It comes to this: haiku poets travel to Whitehorse, Yukon, because they are poets, because they are curious about the Yukon, and/or want to meet other haiku poets, because they want to broaden their knowledge of the world of Japanese-form poetry, because they enjoy conferences, (and this will be The 2016 Haiku Canada Weekend!) because, just because they look forward to rubbing shoulders with members of Haiku Canada who are are the best people to be around, ever. They’ve been to one of these Weekends, or more, and just have to be at another, or they are intrigued by the idea that poets will travel that far, from New York, Quebec, California, New Mexico, to spend a weekend based on poems that can be expressed in ‘one breath.’
True, we are a bit crazy, but we also know that secrets/surprises will unfold during this weekend, and we want in on them. So here’s what happened: many people got there early or stayed longer to see the area around Whitehorse. Some got all the way to Skagway and Dawson City to drink a Sour Toe Cocktail, and to experience the Alaska Highway and Kluane National Park. Some went on Elisabeth Wiegand’s wonderful Black Bear Adventures Tours. Some rented a camper. Some were billeted by the most gracious and generous hosts. All that alone was worth the trip.
But we are writers. Writers who know the difficulty of putting such a weekend together. This time it was Kathy Munro and her team, many from her Solstice haiku group, many from the Bean North Wednesday Writers who meet way out in those bear-filled woods at Bean North Coffee Roasting Ltd., a delightful café that’s been going for about 15 years. You’d never expect to find such a place, complete with its own roaster, with organic food and Free Trade coffee and chocolate and simple lunches so good you might dream about them later.
Kathy Munro had written to The Commissioner of Yukon, Hon. Doug Phillips, requesting that the week be called Haiku Week in the Yukon; he signed a proclamation, and it was so. Haiku Week in the Yukon! The Cultural Services branch paid for all the ads in the papers! The City of Whitehorse got in on the act, getting out the trolley a couple of days earlier than usual so conference members could be clanged through town to the Northern Front Gallery. The MacBride Museum of Yukon History hosted a related reading, as did the Library, which also gave space for a display (more on this later…) and a reading; bookstores gave discounts and one gave super window space to a Haiku Book display; a coffee shop too, had discounts. Newspapers and radio gave space. CBC on the radio and on CBC Yukon’s Facebook page gave information on the weekend. Everything seemed intertwined, the paper maker and the reporter attending the conference, the novelist putting copies of her novel Ice to Ashes on the ‘Free’ table. (Yes, haiku poets always have a ‘free’ table! Imagine!) Haiku Canada was everywhere.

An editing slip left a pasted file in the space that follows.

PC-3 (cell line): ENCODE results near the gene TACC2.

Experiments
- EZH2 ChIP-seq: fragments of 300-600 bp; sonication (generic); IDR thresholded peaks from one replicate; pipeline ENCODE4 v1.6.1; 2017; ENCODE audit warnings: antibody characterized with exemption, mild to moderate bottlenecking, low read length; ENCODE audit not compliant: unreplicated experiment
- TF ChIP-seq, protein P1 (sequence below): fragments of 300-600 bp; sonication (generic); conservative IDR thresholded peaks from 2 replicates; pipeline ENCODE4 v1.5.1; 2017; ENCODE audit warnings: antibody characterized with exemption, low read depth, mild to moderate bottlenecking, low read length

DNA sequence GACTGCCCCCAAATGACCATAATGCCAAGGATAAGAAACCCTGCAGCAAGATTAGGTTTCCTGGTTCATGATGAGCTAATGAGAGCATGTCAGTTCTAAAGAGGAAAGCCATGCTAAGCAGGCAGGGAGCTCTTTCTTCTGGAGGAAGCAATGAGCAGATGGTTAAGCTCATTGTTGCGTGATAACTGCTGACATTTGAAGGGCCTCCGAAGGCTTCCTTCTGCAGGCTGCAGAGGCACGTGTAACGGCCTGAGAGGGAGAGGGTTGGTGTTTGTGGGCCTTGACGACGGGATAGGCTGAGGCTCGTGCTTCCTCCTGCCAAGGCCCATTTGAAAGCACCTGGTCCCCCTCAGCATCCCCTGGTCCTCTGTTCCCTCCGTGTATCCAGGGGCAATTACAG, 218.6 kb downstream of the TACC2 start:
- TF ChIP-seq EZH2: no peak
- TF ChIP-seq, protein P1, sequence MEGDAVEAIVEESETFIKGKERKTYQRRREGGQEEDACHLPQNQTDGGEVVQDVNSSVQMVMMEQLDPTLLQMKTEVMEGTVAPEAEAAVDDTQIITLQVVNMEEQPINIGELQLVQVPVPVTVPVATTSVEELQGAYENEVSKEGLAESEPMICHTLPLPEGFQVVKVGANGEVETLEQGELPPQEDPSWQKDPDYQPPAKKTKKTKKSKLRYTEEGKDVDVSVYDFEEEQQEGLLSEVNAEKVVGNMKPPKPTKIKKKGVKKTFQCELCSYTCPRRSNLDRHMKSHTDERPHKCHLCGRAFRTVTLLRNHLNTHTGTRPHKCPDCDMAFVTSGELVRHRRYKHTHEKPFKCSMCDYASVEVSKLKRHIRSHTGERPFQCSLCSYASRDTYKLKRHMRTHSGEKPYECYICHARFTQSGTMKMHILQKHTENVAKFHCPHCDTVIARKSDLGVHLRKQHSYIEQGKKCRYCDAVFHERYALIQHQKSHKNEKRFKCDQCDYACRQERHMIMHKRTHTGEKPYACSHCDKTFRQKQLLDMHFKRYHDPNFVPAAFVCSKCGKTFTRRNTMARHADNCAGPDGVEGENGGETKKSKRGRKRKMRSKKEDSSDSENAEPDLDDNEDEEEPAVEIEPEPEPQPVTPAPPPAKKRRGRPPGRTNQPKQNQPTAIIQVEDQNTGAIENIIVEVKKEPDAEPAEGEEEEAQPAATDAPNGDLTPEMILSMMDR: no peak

The Wednesday group is known also as The Whitehorse Poetry Society and Local Writers, associated with Yukon Writers Collective, but members sometimes refer to themselves simply as The Bean North Writers.
They gather, some with paper, others with laptops, in the little perfectly-chosen-blue room up front, with big windows that bring that Big North Feeling into the room, into the writing. Haiku writers work on Japanese-form poems, prose writers work on novels and short stories and newspaper articles. Plans get hatched. Two writers, reporter/crime novelist Jessica Simon, and Kathy Munro came up with one of those ‘extras’ that made the weekend extraordinary: Why not send out a call for ‘crime haiku’ and display the results in the Whitehorse Library. No sooner hatched, the path to realization had begun. The final display on ‘Killer Ku’ was magnificent.